56-second clip of the Falcon Heavy center core static fire 🔥🚀☀️ #SpaceX #McGregorTX
NASA Begins Final Assembly of Spacecraft Destined for Asteroid PsycheIn late March of 2021, a main component of NASA’s Psyche spacecraft was delivered to JPL, where assembly, test, and launch operations are underway.Set to launch next year, the agency’s Psyche spacecraft will explore a metal-rich asteroid in the main asteroid belt between Mars and Jupiter.A major component of NASA’s Psyche spacecraft has been delivered to the agency’s Jet Propulsion Laboratory in Southern California, where the phase known as assembly, test, and launch operations is now underway. Over the next year, the spacecraft will finish assembly and undergo rigorous checkout and testing before it’s shipped to Cape Canaveral, Florida, for an August 2022 launch to the main asteroid belt.The Solar Electric Propulsion (SEP) Chassis, crafted by Maxar Technologies’ team in Palo Alto, California, is the size of a van and represents more than 80% (by mass) of the hardware that will ultimately make up the Psyche spacecraft. The large, box-shaped structure made a dramatic entrance as it rolled into the white-walled clean room of JPL’s storied High Bay 1 of the Spacecraft Assembly Facility. Some of the chassis’ most visible features include the 6.5-foot-wide (2-meter-wide) high-gain antenna, the frame that will hold the science instruments, and bright red protective covers to safeguard delicate hardware.“Seeing this big spacecraft chassis arrive at JPL from Maxar is among the most thrilling of the milestones we’ve experienced on what has already been a 10-year journey,” said Arizona State University’s Lindy Elkins-Tanton, who as principal investigator leads the Psyche mission. “Building this complex, precision piece of engineering during the year of COVID is absolutely a triumph of human determination and excellence.”Psyche’s target is a metal-rich asteroid of the same name, which orbits the Sun in the main asteroid belt between Mars and Jupiter. Scientists think that Psyche is largely iron and nickel and could be the core of an early planet. Exploring the asteroid Psyche (about 140 miles, or 226 kilometers, wide) could lend valuable insight into how Earth and other planets formed.Over the next 12 months, the project team will be working against the clock to meet deadlines in the runup to launch.“It’s exciting watching it all come together, and it’s the part of the project life cycle that I love the most,” said Psyche Project Manager Henry Stone of JPL. “But it’s a really intense phase as well. It’s intricate choreography, and if one activity runs into a problem, it can impact the whole process. Staying on schedule at this phase of the mission is absolutely critical.”The SEP Chassis comes to JPL with most of the engineering hardware systems already integrated. The Maxar team built the entire structure and integrated the hardware needed for the high-power electrical system, the propulsion systems, the thermal system, and the guidance and navigation system. The Psyche mission will take advantage of Maxar’s superefficient electric propulsion system to push Psyche through deep space. Maxar will also deliver the large, twin five-panel solar arrays that provide the power for the spacecraft systems.Delivering the SEP Chassis to NASA’s JPL is an incredible accomplishment for us at Maxar,” said Steven Scott, Maxar’s Psyche program manager. “I am so proud of our team. We’ve managed to design and build an SEP spacecraft for a billion-mile journey through a low-power environment, all while prioritizing the health and safety of our team during a global pandemic. The collaboration between Maxar, Arizona State University, and NASA’s JPL is a model for success, and we’re honored to be part of the Psyche Mission.”Building and Testing The assembly, test, and launch operations phase kicked off March 16, when engineers gathered in High Bay 1 to begin checking out the JPL-supplied subsystems, the flight computer, the communications system, and the low-power distribution system to be sure they work together. Now that the chassis has arrived, JPL and Maxar engineers will begin installing the remaining hardware, testing as they go.The mission’s three science instruments will arrive at JPL over the next few months. The magnetometer will investigate the asteroid’s potential magnetic field. The multispectral imager will capture images of its surface. And the spectrometer will analyze the neutrons and gamma rays coming from the surface to determine the elements that make up the asteroid. JPL is also providing a technology demonstration instrument that will test high data-rate laser communications that could be used by future NASA missions.NASA’s Psyche spacecraftAfter its delivery to JPL in late March of 2021, NASA’s Psyche spacecraft chassis was attached to a rotation fixture, where it will be integrated with additional flight hardware three science instruments. Once assembled, the spacecraft will ship to Cape Canaveral, Florida, for an August 2022 launch.Once the full spacecraft is assembled, the orbiter will move from the Spacecraft Assembly Facility to JPL’s large thermal vacuum chamber – a massive undertaking in itself – to simulate the harsh environment of deep space. The chamber is where JPL engineers will begin the heavy-duty testing to ensure the entire machine can survive deep space, thrust with the electric propulsion system, take science measurements, and communicate with Earth. By next spring, the fully assembled Psyche will be shipped to NASA’s Kennedy Space Center in advance of its August 2022 target launch date. The spacecraft will fly by Mars for a gravity assist in May 2023 and in early 2026, will go into orbit around the asteroid, where it will spend 21 months gathering science data.More About the MissionASU leads the mission. JPL is responsible for the mission’s overall management, system engineering, integration and testing, and mission operations. Psyche is the 14th mission selected as part of NASA’s Discovery Program.For more information about NASA’s Psyche mission go to:http://www.nasa.gov/psychehttps://psyche.asu.edu/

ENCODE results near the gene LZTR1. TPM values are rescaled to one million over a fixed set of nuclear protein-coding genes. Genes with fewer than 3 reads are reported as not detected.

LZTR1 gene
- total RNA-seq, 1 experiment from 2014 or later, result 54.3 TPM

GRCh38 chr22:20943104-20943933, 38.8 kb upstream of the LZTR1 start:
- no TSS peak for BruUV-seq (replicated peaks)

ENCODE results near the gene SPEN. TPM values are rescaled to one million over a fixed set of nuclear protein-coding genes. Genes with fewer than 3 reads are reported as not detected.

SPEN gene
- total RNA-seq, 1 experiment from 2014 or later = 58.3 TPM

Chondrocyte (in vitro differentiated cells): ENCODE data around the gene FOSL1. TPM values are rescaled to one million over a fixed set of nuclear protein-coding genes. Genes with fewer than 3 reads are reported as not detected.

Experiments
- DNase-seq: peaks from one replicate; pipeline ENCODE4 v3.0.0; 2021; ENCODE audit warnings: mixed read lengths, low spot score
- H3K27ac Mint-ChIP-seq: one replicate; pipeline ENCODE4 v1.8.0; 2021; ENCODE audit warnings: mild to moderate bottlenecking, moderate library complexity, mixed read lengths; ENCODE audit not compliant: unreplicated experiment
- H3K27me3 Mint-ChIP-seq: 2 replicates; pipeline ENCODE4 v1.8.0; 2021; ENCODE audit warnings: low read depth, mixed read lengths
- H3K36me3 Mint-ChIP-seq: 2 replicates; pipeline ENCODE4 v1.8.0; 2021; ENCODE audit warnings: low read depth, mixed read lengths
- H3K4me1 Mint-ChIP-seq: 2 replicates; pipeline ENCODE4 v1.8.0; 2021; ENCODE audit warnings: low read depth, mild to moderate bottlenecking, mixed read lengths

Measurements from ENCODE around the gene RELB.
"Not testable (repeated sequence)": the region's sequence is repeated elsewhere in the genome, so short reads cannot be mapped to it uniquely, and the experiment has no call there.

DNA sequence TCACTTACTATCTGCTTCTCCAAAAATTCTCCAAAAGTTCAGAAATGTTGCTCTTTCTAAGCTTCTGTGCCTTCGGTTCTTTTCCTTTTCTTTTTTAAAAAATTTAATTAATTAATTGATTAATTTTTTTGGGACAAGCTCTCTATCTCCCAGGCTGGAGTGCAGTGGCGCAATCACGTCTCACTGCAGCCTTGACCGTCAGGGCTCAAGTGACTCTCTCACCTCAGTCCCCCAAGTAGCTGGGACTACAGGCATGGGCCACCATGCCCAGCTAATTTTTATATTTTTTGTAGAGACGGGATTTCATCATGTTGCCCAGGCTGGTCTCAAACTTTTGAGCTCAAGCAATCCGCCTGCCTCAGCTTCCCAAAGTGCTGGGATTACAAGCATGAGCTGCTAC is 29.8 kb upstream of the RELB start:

Right now the @MissionToPsyche team is getting briefed on our @SpaceX Falcon Heavy launch. Whoa.#PI_Daily
Launching on all-new hardware, have passed PDR for integration, teams meet every week, launching August 2022!
Launching on all-new hardware
QuoteLaunching on all-new hardwareWow, that’s unexpected. But maybe it’ll be reused for Artemis?
Quote from: Jansen on 04/16/2021 02:15 amQuoteLaunching on all-new hardwareWow, that’s unexpected. But maybe it’ll be reused for Artemis?How?